One hundred days after the riot at the U.S. Capitol, a lifetime member of the Oath Keepers who plays in a metal band admitted Friday that he breached the building in a tactical vest and armed with bear repellent.
Rather than face trial, Jon Schaffer, 53, of Columbus, Indiana, took a deal from the government, pleading guilty unlawfully entering the Capitol to obstruct Congress’ certification of the U.S. presidential election results.
The conviction could get the Iced Earth guitarist sent to federal prison for up to four years -- or more -- depending on how much he helps prosecutors convict others.
That could mean significant time shaved from the potential term, given that more than 350 people in all have been charged in what has become a widespread domestic terrorism investigation.
"The FBI has made an average of more than four arrests a day, seven days a week since January 6th,” Acting Deputy Attorney General John P. Carlin said Friday. “I commend the hundreds of special agents, prosecutors and support staff that have worked tirelessly for the last hundred days to bring those who committed criminal acts to justice."
Schaffer admitted forcing his way into the building with “the express purpose of stopping or delaying congressional proceedings essential to our democratic process,” FBI Deputy Director Paul M. Abbate added. “These actions are disgraceful and unacceptable.”
Schaffer, in his plea, claimed to be a founding member of the Oath Keepers, a large, loosely-knit collection of those associated with militias and others who’ve questioned the legitimacy of the government and threatened political violence.
Schaffer told U.S. District Court Judge Amit P. Mehta that he was in Washington, DC that day to attend the “Stop the Steal” rally protesting the election of Joe Biden as president over incumbent Donald Trump.
After the rally ended, he said, he joined a large crowd that marched from the Ellipse to the Capitol, where a joint session of Congress, presided over by Vice President Michael Pence, was in session to certify the electoral college vote results.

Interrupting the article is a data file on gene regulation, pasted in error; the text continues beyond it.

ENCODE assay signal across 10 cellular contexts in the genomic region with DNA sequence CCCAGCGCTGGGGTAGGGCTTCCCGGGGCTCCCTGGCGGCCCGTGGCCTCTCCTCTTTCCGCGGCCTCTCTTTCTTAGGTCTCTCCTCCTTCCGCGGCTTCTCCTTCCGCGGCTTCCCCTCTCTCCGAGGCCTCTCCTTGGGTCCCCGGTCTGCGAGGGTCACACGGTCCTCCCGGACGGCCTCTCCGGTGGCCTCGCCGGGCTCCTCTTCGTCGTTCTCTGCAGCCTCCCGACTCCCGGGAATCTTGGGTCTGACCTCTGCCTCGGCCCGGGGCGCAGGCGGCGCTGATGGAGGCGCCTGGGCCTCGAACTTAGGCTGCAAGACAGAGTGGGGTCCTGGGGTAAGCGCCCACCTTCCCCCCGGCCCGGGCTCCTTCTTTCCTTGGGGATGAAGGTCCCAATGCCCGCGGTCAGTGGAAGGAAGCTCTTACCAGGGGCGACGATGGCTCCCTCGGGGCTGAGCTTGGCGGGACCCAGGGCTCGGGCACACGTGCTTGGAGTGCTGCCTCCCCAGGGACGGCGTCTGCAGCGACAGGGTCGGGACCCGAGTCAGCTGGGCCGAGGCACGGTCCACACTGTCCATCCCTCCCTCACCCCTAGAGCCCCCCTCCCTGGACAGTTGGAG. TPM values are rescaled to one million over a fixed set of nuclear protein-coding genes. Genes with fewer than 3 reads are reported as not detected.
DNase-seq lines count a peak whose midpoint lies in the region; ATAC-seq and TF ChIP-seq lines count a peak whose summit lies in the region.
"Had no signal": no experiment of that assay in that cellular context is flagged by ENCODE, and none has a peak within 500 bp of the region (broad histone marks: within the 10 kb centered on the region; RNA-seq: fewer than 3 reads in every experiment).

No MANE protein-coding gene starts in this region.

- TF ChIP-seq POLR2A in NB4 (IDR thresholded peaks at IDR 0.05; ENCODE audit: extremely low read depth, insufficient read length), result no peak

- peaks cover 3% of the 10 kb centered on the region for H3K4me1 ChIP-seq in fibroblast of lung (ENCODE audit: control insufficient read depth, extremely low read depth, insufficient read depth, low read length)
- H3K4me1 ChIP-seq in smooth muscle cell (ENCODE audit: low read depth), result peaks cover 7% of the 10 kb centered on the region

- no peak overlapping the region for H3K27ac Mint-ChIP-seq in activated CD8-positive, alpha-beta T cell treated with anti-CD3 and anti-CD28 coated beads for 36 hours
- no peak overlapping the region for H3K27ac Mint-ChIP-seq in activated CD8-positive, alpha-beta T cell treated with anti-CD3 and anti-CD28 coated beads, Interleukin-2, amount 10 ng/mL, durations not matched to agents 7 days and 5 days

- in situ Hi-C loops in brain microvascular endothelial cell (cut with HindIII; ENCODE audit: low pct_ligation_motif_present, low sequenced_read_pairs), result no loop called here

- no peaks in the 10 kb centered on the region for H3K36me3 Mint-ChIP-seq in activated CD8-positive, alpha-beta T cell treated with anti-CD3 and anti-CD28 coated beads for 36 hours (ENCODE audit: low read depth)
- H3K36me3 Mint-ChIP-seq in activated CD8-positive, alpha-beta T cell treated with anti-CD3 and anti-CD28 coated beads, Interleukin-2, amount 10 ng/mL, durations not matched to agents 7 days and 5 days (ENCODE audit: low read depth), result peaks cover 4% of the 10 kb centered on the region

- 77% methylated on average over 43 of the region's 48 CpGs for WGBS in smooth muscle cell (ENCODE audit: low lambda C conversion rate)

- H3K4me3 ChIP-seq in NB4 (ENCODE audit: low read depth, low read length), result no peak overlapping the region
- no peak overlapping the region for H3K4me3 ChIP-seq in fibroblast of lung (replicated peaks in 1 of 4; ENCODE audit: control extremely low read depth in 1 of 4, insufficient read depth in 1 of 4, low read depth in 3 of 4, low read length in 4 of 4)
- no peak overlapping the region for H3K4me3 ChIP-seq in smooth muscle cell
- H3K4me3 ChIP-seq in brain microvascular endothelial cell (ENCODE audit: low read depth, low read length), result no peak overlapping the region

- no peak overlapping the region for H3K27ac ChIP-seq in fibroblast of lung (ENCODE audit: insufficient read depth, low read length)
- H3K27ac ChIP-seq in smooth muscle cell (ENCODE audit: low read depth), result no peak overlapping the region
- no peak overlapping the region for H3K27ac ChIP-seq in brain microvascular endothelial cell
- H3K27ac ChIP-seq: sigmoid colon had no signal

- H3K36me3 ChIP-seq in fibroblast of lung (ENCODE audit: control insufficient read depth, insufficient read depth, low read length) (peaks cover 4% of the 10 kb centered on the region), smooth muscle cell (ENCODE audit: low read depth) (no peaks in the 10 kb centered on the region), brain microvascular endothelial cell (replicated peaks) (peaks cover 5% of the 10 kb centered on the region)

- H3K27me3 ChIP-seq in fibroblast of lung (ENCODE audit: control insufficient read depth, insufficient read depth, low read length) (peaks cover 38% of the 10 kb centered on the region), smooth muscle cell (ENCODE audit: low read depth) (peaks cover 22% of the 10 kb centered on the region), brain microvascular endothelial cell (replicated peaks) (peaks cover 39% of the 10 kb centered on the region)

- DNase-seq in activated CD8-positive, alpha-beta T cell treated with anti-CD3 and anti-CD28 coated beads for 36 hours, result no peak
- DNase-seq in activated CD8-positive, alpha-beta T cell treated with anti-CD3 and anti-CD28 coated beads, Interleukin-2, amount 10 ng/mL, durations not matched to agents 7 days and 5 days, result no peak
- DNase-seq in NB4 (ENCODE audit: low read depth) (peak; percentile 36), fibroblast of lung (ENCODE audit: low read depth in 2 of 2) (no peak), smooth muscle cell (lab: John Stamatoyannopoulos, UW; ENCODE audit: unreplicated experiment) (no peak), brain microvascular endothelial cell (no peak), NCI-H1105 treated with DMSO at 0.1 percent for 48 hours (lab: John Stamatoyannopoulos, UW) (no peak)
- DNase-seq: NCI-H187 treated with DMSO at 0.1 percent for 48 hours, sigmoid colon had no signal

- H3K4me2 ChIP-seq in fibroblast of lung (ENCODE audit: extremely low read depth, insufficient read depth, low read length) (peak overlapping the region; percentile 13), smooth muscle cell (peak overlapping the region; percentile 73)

Schaffer said he was with the mob that forced its way into the building, which disrupted the joint session and had Secret Service agents escorting members of Congress and the vice president out.
He told the judge he walked past restrictive barriers and positioned himself in front of a crowd that broke open a set of doors on the west side.
Schaffer said he and others pushed their way in, forcing a quartet of U.S. Capitol Police officers in riot gear to retreat.
The mob advanced toward more USCP officers, eventually overwhelming them, he said.
Security footage showed Schaffer in a scuffle with Capitol police, who eventually dispersed the crowd with pepper spray.
Schaffer, who was among those sprayed, told Mehta that he turned and left the building at that point.
Federal authorities said he was still holding a cannister of bear repellent capsaicin pepper spray, commonly referred to as bear spray.
Schaffer, who surrendered to authorities with his lawyer, told federal agents that he was in the building for barely 60 seconds, according to court documents.
He also said he unholstered the bear spray because he thought someone was trying to take it, records show.
Although Schaffer had no criminal record to that point, federal agents pointed to a video interview from November of last year in which he said there would be “bloodshed” if the current administration came to power.
He “claimed he would only respond to violence in self defense,” they noted, adding: “There was no violence directed against him on January 6, 2021, yet he engaged in violent and destructive behavior when he entered the Capitol armed with a weapon."
Mehta accepted Schaffer’s plea to obstruction of official proceedings and entering and remaining in a restricted building or grounds with a deadly or dangerous weapon.
Federal prosecutors said they will recommend a prison term of from 3½ to four years, depending on Schaffer’s cooperation before sentencing.
That could involve testifying before a grand jury, although prosecutors haven’t publicly said so.
For now, Schaffer remains in federal custody.
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